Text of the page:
Americans appear, to me, to be very reluctant to accept new taxes for anything, but many, many Americans still expect governments (federal, state and local) to keep providing the programmes and services they (Americans) want – that includes a strong national defence programme. In that respect they are just as fiscally irresponsible as Canadians.

At some point someone has to reconcile revenues and expenditures. It's not going to be fun.


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Just so that we can keep the numbers in perspective. Total budget was $6.5t for FY2010. Of which .9trillion went to defense and to fight 2 wars. That is right up there with welfare .8t,education and healthcare at $1t.



Edward Campbell

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Here, reproduced under the Fair Dealing provisions (§29) of the Copyright Act from the Globe and Mail is an important article about some of America’s top strategists:

Fukuyama keeps up the fight
In the 1990s he declared the ‘End of History.' Then in 2006, he put a rhetorical bullet in the backs of his neo-conservative allies. What remains for a right-wing apostate to do today?

Konrad Yakabuski

Washington — From Saturday's Globe and Mail
Published on Friday, May. 28, 2010

When three American thinkers – an unbowed neo-conservative, a cheeky liberal and neo-conservatism's best-known apostate – gathered in the capital this month to discuss a young French scholar's new “biography” of the neo-con movement, they first had to settle on how to pronounce the author's name.
Francis Fukuyama, the Chicago-born former neo-con, begged the indulgence of Justin Vaïsse for pronouncing his first name à l'américaine.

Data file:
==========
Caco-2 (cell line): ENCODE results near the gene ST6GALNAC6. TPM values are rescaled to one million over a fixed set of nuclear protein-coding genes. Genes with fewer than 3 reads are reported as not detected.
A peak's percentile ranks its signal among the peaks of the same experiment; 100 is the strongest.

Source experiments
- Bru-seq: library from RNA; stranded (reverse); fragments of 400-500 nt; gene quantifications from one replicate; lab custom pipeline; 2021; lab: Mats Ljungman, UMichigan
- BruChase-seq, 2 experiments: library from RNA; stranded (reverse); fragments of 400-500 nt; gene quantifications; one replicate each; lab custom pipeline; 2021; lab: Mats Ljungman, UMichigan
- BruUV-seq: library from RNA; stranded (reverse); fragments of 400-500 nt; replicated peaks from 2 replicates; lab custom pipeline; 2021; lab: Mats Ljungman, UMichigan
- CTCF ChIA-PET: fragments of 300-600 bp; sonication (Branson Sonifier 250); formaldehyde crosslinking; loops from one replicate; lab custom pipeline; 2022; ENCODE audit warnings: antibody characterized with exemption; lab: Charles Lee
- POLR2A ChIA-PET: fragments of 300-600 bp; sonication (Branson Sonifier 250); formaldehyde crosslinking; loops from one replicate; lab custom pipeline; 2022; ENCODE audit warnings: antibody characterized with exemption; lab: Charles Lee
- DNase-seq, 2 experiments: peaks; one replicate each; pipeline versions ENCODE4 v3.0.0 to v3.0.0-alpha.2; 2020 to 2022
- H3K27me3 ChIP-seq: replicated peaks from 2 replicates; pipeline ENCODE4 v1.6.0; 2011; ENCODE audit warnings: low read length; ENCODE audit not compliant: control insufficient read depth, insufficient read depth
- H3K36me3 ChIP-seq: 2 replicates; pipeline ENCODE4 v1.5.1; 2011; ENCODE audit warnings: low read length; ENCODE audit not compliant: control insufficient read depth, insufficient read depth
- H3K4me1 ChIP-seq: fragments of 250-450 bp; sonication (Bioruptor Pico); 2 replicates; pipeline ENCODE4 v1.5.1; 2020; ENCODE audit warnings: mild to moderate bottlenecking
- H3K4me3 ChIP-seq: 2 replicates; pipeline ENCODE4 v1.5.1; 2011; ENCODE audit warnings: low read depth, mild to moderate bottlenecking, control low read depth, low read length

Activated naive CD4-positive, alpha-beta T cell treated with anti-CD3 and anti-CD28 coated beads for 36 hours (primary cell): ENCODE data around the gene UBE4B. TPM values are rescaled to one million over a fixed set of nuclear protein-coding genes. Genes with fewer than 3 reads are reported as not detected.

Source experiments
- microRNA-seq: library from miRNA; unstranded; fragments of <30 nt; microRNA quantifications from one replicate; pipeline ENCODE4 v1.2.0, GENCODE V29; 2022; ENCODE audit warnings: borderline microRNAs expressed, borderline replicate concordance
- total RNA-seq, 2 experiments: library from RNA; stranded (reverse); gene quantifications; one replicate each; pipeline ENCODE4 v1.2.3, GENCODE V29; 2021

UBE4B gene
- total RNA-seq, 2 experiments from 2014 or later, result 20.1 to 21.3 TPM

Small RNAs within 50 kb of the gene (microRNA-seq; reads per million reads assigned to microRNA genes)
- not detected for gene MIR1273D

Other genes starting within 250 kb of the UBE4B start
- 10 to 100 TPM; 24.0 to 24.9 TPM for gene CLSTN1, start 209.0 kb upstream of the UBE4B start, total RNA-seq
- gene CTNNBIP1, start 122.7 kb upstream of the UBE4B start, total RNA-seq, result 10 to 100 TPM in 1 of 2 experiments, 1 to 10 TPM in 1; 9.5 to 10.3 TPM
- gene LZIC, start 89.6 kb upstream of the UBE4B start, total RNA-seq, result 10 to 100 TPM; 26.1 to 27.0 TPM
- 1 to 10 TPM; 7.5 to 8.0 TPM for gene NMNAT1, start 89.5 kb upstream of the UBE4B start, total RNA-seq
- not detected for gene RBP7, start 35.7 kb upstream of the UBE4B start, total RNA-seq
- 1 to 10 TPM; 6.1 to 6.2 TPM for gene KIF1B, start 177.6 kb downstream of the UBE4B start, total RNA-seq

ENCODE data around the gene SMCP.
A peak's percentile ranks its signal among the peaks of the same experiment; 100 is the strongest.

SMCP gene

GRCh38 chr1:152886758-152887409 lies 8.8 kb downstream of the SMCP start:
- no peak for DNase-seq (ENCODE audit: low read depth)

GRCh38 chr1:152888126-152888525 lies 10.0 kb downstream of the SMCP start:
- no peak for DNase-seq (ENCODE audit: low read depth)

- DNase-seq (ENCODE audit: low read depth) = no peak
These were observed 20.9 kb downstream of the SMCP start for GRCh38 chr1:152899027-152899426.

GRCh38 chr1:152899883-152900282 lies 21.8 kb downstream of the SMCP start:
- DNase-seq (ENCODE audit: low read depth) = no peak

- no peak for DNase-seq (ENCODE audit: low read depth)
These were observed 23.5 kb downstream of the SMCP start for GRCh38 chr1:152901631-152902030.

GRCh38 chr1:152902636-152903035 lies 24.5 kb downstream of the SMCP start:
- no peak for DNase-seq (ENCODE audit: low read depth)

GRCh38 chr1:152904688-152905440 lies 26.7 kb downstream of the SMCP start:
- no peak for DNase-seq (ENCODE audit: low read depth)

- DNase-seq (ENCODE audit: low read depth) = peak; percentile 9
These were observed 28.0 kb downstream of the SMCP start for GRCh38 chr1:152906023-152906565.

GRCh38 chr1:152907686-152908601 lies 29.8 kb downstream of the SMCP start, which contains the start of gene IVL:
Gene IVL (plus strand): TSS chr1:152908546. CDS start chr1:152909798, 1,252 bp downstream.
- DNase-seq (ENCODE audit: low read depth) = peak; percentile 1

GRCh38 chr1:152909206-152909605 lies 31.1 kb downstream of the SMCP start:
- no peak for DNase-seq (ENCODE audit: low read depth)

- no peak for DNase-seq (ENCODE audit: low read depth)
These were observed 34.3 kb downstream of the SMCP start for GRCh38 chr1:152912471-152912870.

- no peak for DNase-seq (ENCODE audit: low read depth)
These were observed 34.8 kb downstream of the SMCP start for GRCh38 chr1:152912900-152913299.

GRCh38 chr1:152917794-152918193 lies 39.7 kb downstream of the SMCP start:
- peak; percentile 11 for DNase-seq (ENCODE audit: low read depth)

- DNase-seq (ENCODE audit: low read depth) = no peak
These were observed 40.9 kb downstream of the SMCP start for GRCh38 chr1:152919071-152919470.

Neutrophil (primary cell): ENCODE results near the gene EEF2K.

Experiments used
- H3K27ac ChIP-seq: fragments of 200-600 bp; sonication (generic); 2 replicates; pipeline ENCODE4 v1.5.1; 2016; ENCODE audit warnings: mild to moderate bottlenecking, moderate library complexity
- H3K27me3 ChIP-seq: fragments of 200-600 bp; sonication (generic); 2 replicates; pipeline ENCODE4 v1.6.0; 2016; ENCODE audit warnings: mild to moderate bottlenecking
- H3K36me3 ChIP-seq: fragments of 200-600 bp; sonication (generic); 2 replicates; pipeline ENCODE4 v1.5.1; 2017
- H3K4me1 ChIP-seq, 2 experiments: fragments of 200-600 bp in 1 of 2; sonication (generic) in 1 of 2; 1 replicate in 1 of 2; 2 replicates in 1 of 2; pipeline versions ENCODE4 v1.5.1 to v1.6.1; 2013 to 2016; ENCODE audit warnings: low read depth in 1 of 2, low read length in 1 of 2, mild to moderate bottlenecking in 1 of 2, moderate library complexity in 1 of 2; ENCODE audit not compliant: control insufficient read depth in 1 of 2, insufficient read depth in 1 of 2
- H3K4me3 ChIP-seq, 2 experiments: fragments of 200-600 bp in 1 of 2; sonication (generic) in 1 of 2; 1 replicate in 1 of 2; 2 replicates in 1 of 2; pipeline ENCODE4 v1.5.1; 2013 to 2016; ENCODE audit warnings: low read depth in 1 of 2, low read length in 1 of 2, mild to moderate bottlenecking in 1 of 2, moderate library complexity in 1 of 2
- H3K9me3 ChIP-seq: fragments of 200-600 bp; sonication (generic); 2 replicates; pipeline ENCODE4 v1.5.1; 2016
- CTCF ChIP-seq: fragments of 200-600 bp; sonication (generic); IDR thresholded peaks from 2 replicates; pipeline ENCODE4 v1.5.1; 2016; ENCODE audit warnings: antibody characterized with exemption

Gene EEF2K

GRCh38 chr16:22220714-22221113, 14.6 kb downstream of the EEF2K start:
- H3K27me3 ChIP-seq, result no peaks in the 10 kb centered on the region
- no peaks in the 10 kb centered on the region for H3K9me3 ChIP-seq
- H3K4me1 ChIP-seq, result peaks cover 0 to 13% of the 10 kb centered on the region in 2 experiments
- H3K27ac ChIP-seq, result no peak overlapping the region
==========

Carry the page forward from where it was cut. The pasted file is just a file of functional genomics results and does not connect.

Liberal Washington Post columnist E.J. Dionne nodded to his own family's Quebec roots. “I'm a French Canadian, so I love saying Joos-tin,” he jested, pursing his lips.

As for editor William Kristol, whose Weekly Standard remains a safe house for neo-conservative opinion, he was true to its precepts of U.S. supremacy and unilateralism.

“As a neo-conservative, I have to give him the American pronunciation,” Mr. Kristol quipped, before poking his former brother-in-arms: “I'm a little shocked that Frank bowed to such a hegemonic and almost nativist manner of discourse, but that's okay.”

Emotions, apparently, are still a little raw. In 1992, Prof. Fukuyama's celebrated book The End of History and the Last Man helped provide neo-conservatism's intellectual fuel. His 2004 break with the movement accelerated its descent into foreign-policy purgatory.


Dr. Francis Fukuyama Reuters

As he wraps up his nine-year stint at Johns Hopkins University's School of Advanced International Studies – he's headed to Stanford in the fall – Prof. Fukuyama harbours no regrets about slamming the door on the house he helped to build. But neither has he turned his back on all of neo-conservatism's leading edicts.

The theorist, set to speak Monday in Toronto, still thinks democracy promotion should remain a key tenet of U.S. foreign policy. And he fears Barack Obama – for whom he voted – does far too little of it.